When I was elected and took office last November, I promised to be honest, a hard worker and a good steward of our county’s monies.
As you know, the role of a county commissioner has many jobs, including overseeing all county department budgets, purchasing all equipment and supplies not only for my district, but countywide as well.
Our county tax base is very limited.
We, as commissioners, strive to get the most and best work done for our residents on a very limited amount of money. Everyone wants their road paved. Here again, it becomes a money issue.
We, as a group of elected officials, meet and decide what projects qualify as needed.
In my district, District 1 of Marshall County, we have 360 miles of roadways. If you bush hog that, it comes to 720 miles of roadways due to both side of the roads needing mowed.
We start out with roughly $500,000 per year to pave with. At the current estimated cost of paving a road correctly at $110,000 per mile, you see the problem.
We do sometimes find extra grants and are awarded some federal grants. This helps a lot when we receive these monies.
As many of you remember, during our former commissioner’s term, we had a major flood on Christmas Day 2015. The flood caused catastrophic road damage to two of our county roads in District 1.
We, the county, did not have the funds to repair these roads, along with several other issues caused by the 15 inches of rain we received in 12 hours that day.
Former Commissioner Bill Stricklend, county engineer Bob Pirando and their staffs worked extremely hard for months to find funding to repair the most damaged and used roads.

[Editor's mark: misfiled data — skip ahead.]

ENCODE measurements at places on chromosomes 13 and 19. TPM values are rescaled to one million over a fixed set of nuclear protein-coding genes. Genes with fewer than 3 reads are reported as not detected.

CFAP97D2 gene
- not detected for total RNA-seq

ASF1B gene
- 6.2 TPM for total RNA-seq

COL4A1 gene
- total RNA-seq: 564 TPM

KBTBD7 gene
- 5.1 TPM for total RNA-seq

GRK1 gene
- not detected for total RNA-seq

The Commission sought out help from several different areas. We were able to get some grants and funding through FEMA and the state.
After four years, we were able to start repairing our damaged roads.
On May 20, 2019, we were finally able to reopen Aldridge Gap Road. The original bid to repair Aldridge Gap was $279,087 using federal money. The project was completed for $221,546.56.
District 1’s cost was $33,231.88.
The bottom portion of Feemster Gap has been completed. The Alabama Department of Transportation industrial access project grant was for $582,589.
District 1 paid $137,396.27.
This part of Feemster Gap Road services a poultry farm, a sand pit, and six residences. We were told the only way we would get the grant for the lower portion of Feemster Gap is to not use the upper portion as a truck route.
A separate grant was sought for the upper portion of Feemster Gap Road.
The upper portion is where the road washed out due to the flooding. At this time, no work has begun on the upper part.
The estimated cost will be around $800,000. This would cost District 1 an estimated $140,000.
Here is the problem I have.
This one-mile area of Feemster Gap is a winding, curvy road. No residences or farms are on this section – only forest and rock bluffs.
I’ve spoken with the few residents who live at the top of Feemster Gap Road. They’ve told me they never used it to travel down the mountain.
They say they drive to Fry Gap Road to go to Arab or Guntersville. I have also spoken with officials from the Four-C Volunteer Fire Department.
Chief Raymond Bodine stated: “We’ve only used that portion of Feemster Gap maybe two times in 20 years.”
Being the Commissioner of District 1 in Marshall County, I’m making the decision to not repair that part of the road.
I have started the procedure to vacate the upper portion of Feemster Gap. This means it will no longer be a Marshall County maintained roadway.
This will save our residents money that can be used on other, more-traveled roadways.